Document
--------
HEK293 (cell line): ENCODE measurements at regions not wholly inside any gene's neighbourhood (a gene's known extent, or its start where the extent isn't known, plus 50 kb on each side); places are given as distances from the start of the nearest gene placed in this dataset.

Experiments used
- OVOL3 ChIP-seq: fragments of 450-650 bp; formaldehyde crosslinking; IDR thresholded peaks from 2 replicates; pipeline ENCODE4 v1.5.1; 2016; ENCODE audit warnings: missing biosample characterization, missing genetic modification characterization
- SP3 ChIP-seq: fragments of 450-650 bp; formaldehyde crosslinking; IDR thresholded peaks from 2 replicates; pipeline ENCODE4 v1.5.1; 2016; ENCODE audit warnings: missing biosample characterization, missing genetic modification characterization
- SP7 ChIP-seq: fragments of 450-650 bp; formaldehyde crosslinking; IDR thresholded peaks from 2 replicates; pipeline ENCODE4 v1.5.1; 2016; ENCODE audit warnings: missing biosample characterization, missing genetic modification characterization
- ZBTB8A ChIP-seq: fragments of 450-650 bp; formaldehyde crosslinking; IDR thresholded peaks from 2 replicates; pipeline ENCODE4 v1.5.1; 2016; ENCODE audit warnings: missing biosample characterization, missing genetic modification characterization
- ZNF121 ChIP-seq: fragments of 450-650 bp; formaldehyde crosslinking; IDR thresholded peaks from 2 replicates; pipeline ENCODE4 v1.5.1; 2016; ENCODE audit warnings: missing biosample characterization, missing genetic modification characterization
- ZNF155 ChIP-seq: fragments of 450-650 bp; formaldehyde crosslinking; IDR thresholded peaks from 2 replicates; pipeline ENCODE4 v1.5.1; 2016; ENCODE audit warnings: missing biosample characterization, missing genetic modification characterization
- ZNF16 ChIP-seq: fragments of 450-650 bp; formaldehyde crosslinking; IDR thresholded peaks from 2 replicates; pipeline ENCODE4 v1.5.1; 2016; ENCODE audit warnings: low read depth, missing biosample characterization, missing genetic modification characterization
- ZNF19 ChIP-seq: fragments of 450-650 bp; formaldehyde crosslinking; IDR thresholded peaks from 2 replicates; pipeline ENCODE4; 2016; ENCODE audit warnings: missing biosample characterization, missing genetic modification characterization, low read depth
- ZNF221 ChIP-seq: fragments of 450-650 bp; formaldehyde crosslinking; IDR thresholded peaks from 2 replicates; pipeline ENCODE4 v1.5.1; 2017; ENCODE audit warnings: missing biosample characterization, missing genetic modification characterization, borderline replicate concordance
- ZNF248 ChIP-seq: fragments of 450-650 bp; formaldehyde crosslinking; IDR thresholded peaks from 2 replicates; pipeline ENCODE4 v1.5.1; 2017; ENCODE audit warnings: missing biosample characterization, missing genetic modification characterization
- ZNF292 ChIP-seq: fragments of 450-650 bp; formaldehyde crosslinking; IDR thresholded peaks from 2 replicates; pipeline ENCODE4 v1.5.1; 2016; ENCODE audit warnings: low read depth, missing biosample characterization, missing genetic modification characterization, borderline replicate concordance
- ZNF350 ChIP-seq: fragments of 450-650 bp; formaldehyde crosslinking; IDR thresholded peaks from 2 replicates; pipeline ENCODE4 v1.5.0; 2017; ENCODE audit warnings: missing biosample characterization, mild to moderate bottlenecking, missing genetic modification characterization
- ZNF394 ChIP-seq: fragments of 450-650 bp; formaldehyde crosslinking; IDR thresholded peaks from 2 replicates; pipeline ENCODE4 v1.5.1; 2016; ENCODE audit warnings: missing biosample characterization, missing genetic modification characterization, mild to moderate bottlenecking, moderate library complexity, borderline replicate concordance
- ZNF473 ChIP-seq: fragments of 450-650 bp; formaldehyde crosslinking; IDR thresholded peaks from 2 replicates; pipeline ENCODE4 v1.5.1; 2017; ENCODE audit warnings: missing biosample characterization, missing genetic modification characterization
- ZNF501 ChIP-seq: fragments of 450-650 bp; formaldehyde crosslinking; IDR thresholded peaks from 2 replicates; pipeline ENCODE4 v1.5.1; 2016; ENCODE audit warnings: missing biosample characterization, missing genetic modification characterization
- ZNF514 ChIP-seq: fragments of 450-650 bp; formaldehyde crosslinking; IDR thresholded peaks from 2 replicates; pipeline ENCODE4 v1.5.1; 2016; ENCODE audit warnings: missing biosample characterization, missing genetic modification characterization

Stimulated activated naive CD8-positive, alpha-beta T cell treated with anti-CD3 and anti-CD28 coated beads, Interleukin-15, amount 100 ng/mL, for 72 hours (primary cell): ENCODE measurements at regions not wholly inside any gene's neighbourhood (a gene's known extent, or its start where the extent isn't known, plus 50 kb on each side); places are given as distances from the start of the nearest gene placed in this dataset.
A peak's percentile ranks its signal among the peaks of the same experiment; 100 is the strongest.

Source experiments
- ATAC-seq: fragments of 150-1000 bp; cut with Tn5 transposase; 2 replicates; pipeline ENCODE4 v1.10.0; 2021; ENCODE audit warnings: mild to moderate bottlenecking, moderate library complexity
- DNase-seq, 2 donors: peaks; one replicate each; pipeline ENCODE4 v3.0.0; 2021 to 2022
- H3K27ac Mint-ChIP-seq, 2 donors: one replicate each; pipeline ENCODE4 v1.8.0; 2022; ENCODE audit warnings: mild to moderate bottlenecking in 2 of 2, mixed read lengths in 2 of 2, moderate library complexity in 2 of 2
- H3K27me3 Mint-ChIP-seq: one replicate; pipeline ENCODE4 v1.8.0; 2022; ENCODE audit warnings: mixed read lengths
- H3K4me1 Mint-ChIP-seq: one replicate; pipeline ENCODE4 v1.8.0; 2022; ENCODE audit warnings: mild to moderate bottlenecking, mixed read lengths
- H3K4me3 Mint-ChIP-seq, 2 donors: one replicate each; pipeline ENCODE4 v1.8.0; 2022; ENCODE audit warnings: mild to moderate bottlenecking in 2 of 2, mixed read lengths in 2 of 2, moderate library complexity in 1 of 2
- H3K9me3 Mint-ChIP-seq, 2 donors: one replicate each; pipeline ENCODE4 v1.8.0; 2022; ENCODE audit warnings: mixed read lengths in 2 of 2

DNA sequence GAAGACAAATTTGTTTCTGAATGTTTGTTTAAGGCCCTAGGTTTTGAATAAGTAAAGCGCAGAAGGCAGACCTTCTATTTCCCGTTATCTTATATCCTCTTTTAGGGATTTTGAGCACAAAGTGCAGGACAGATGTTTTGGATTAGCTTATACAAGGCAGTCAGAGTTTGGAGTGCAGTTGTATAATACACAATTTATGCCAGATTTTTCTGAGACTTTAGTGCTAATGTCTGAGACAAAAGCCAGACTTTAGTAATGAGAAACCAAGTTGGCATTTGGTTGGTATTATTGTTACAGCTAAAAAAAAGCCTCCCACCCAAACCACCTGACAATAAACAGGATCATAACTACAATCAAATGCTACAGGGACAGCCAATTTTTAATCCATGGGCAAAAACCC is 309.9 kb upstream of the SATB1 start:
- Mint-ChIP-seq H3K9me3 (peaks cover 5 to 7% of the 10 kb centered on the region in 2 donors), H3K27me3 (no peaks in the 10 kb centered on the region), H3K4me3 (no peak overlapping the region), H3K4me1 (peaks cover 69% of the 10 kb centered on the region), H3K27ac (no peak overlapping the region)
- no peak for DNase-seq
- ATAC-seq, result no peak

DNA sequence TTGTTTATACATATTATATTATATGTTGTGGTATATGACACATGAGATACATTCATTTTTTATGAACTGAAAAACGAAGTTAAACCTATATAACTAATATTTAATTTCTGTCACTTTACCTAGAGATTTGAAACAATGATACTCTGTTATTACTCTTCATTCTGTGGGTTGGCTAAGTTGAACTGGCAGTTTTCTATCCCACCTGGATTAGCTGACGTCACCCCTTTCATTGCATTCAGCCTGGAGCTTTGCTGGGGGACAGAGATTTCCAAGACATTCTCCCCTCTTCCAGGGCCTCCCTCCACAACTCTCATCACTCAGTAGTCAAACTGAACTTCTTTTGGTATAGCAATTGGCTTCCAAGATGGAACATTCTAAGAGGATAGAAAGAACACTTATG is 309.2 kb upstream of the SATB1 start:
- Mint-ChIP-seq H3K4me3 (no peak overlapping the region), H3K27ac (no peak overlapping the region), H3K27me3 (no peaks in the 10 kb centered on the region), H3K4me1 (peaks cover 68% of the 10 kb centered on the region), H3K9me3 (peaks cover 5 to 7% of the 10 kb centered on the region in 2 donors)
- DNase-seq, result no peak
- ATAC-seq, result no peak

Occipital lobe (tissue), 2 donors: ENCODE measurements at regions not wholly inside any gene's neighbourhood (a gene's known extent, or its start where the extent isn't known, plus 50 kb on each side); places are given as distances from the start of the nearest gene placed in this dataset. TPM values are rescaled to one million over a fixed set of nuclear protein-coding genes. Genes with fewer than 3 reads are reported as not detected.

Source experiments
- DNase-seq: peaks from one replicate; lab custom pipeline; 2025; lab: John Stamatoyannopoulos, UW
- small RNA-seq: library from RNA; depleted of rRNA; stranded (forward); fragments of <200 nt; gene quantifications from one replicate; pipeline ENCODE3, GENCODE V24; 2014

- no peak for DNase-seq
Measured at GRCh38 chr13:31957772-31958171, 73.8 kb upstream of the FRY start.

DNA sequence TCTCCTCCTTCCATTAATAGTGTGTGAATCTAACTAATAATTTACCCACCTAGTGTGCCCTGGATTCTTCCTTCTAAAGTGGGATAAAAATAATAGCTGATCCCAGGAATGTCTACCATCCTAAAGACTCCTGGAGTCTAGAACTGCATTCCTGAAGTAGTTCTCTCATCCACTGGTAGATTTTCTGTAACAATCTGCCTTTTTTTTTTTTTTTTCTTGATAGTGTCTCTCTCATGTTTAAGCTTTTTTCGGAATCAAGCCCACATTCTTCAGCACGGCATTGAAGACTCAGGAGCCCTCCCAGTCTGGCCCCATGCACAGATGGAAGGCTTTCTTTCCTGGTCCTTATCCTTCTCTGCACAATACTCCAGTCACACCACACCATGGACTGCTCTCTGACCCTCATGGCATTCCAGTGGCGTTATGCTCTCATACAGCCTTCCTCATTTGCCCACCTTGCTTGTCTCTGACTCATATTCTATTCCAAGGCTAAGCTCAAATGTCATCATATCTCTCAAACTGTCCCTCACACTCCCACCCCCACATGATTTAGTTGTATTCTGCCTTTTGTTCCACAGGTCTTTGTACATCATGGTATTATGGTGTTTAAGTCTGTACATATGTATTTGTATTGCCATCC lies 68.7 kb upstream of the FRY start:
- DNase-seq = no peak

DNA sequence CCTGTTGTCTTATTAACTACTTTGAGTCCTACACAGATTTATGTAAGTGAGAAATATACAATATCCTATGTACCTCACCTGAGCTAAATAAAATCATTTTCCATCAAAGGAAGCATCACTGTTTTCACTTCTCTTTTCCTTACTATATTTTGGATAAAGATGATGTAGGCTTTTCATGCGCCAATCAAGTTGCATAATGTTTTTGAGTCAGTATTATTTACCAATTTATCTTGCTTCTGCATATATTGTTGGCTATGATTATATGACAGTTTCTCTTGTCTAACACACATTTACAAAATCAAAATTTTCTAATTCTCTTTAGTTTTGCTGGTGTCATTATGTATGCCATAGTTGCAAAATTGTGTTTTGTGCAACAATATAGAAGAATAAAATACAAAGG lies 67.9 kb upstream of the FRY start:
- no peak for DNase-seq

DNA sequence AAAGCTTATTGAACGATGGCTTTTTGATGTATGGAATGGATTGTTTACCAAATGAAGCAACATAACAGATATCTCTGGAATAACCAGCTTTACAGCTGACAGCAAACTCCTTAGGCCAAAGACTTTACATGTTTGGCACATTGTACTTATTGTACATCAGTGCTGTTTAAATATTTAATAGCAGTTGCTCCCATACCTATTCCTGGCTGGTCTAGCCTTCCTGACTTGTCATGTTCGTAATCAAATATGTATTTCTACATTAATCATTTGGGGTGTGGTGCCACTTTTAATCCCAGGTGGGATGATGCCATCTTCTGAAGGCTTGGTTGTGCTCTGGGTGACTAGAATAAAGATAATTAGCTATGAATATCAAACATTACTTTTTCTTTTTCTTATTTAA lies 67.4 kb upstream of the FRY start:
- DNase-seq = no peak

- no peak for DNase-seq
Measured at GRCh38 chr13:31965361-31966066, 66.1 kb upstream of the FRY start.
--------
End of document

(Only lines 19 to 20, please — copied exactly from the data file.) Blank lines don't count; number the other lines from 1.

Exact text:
Stimulated activated naive CD8-positive, alpha-beta T cell treated with anti-CD3 and anti-CD28 coated beads, Interleukin-15, amount 100 ng/mL, for 72 hours (primary cell): ENCODE measurements at regions not wholly inside any gene's neighbourhood (a gene's known extent, or its start where the extent isn't known, plus 50 kb on each side); places are given as distances from the start of the nearest gene placed in this dataset.
A peak's percentile ranks its signal among the peaks of the same experiment; 100 is the strongest.